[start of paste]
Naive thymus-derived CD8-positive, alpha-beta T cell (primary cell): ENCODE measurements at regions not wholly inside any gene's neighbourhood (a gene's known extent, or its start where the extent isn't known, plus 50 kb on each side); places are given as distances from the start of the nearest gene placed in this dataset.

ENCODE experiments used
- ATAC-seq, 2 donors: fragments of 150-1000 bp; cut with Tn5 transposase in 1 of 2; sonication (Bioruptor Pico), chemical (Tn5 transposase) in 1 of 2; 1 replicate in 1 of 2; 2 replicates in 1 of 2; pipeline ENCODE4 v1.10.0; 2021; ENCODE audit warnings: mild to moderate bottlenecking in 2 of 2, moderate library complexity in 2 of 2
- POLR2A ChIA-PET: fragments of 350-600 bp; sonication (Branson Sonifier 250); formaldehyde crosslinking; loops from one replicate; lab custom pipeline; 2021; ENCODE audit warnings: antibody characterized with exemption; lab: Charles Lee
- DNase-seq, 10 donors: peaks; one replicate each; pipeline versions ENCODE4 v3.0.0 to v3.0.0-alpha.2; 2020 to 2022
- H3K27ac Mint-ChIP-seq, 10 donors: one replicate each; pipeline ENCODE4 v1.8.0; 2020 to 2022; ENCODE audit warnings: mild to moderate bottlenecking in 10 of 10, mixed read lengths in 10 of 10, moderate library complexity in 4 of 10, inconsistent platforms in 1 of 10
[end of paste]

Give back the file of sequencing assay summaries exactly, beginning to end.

Naive thymus-derived CD8-positive, alpha-beta T cell (primary cell): ENCODE measurements at regions not wholly inside any gene's neighbourhood (a gene's known extent, or its start where the extent isn't known, plus 50 kb on each side); places are given as distances from the start of the nearest gene placed in this dataset.

ENCODE experiments used
- ATAC-seq, 2 donors: fragments of 150-1000 bp; cut with Tn5 transposase in 1 of 2; sonication (Bioruptor Pico), chemical (Tn5 transposase) in 1 of 2; 1 replicate in 1 of 2; 2 replicates in 1 of 2; pipeline ENCODE4 v1.10.0; 2021; ENCODE audit warnings: mild to moderate bottlenecking in 2 of 2, moderate library complexity in 2 of 2
- POLR2A ChIA-PET: fragments of 350-600 bp; sonication (Branson Sonifier 250); formaldehyde crosslinking; loops from one replicate; lab custom pipeline; 2021; ENCODE audit warnings: antibody characterized with exemption; lab: Charles Lee
- DNase-seq, 10 donors: peaks; one replicate each; pipeline versions ENCODE4 v3.0.0 to v3.0.0-alpha.2; 2020 to 2022
- H3K27ac Mint-ChIP-seq, 10 donors: one replicate each; pipeline ENCODE4 v1.8.0; 2020 to 2022; ENCODE audit warnings: mild to moderate bottlenecking in 10 of 10, mixed read lengths in 10 of 10, moderate library complexity in 4 of 10, inconsistent platforms in 1 of 10